Consider this: The medical and fitness communities have known for a while that your grip is a reliable indicator of longevity.
But an emerging field of research indicates the strength of your feet might be an even better measuring stick for your health.
A team of Japanese researchers examined the toe-flexor strength of 1,400-plus men across various age groups. (Toe flexors are muscles like the abductor hallucis, which lets you lift and wiggle your big toe.)
The scientists found they could tell how well people took care of themselves based on the test results.
The data accurately predicted a person’s age, sleep, exercise and drinking habits. They also observed that foot strength started declining at an earlier age than grip strength — and fell off more dramatically than grip strength over time.
That’s bad news when you consider that the muscles in your feet are very much involved with balance control, and that as you get older, falls are a common cause of death. Weak feet and ankles may be holding back your athletic performance right now.
“Foot and ankle strength crosses over into everything you do,” says Dr. Joel Seedman, who trains and coaches high level athletes and regular people. “Without proper foot and ankle activation, it’s impossible to have ideal mechanics on any lower body movement.”
Seedman describes having weak feet and ankles as “a massive energy leak.” If you’re an athlete, that means you’re losing force you could use to propel you forward. “It slows you down,” Seedman says.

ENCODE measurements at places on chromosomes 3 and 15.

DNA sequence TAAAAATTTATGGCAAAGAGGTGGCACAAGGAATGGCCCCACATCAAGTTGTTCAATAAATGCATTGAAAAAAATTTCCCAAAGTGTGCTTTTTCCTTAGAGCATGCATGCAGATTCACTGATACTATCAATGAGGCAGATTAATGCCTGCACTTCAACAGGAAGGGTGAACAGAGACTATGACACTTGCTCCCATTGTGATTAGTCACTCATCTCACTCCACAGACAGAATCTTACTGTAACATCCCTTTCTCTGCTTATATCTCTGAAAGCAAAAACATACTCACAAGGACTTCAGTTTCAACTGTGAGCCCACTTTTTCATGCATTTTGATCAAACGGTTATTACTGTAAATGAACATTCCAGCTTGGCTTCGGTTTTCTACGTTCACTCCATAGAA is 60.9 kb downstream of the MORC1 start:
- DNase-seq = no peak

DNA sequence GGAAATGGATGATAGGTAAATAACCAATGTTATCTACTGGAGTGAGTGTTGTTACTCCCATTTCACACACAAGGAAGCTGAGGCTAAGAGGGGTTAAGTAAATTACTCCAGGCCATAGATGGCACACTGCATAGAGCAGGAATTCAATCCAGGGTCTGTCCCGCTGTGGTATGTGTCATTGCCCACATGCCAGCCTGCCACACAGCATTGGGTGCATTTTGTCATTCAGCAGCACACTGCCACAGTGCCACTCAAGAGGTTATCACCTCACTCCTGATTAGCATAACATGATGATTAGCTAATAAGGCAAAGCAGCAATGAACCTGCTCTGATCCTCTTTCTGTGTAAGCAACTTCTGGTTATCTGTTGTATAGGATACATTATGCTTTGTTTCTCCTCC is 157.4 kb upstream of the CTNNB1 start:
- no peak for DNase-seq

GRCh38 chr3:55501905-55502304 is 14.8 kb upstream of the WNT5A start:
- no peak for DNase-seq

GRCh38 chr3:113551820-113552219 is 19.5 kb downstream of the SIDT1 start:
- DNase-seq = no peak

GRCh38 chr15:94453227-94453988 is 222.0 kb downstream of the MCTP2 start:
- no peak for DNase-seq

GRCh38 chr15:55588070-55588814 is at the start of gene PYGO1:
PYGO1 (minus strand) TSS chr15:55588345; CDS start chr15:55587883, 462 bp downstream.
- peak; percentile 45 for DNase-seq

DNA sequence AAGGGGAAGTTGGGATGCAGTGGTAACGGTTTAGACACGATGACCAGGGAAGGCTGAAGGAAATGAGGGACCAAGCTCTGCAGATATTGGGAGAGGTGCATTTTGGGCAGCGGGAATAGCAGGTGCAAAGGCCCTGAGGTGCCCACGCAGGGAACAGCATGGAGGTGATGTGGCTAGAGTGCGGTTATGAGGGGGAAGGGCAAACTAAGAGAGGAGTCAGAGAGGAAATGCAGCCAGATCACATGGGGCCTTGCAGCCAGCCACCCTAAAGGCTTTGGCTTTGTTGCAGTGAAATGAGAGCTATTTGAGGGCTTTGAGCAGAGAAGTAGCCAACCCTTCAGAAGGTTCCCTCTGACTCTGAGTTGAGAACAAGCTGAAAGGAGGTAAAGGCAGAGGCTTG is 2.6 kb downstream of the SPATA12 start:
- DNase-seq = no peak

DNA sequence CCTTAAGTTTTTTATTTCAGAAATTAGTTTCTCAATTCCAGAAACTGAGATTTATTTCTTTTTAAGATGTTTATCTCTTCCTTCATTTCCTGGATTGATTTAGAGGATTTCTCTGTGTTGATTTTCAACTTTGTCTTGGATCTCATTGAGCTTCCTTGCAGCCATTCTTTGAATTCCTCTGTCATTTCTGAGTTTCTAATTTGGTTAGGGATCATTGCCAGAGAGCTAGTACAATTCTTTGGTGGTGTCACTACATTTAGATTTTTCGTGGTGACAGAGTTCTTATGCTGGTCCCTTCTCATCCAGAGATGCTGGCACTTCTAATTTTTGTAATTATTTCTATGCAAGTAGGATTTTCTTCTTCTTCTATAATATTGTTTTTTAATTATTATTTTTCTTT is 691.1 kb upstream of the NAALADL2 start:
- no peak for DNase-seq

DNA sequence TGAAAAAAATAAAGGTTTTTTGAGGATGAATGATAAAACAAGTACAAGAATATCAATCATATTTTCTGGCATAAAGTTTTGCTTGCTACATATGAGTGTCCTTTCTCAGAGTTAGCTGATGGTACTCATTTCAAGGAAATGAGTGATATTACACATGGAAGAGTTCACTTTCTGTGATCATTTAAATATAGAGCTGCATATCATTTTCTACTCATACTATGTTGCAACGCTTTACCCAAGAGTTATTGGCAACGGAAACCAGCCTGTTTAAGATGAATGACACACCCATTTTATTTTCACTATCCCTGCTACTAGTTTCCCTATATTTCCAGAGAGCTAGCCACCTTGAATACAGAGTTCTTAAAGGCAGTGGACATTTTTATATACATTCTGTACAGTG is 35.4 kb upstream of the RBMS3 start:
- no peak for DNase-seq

The good news? You can be on the road to recovery starting right now.
Just add these three foot exercises to your routine.
They require no equipment and can be performed anywhere, at any time. But adding them at the beginning of workouts fires up not only your feet and ankles, but your entire lower body.
“It’s impossible to get full recruitment of the posterior chain without proper foot and ankle activation,” Seedman says. “Once you start firing the feet and ankles, most people start to feel a huge burn in their posterior chain, because it starts sending better neural signaling all the way up. It even starts affecting your posture, upper body and neck.”
1. Single Leg Stand
This one is as basic as it sounds: Just lift one leg off the ground and balance on the other. You should find that within a short time the muscles in your bottom and along the back of your legs have to fire up to help keep you upright.
No matter whether you’re a marathoner or a hard core Cross trainer, you can benefit from this move. “If I had to throw one exercise out there that’s a cure all for everyone, this would be it,” Seedman says.
If you’re a strength and power athlete, load the exercise by holding a weight for 15–20 seconds. Or if you’re a runner, do these with your bodyweight or just a light weight and hold for 1–2 minutes per side.
2. Ankle Push Outs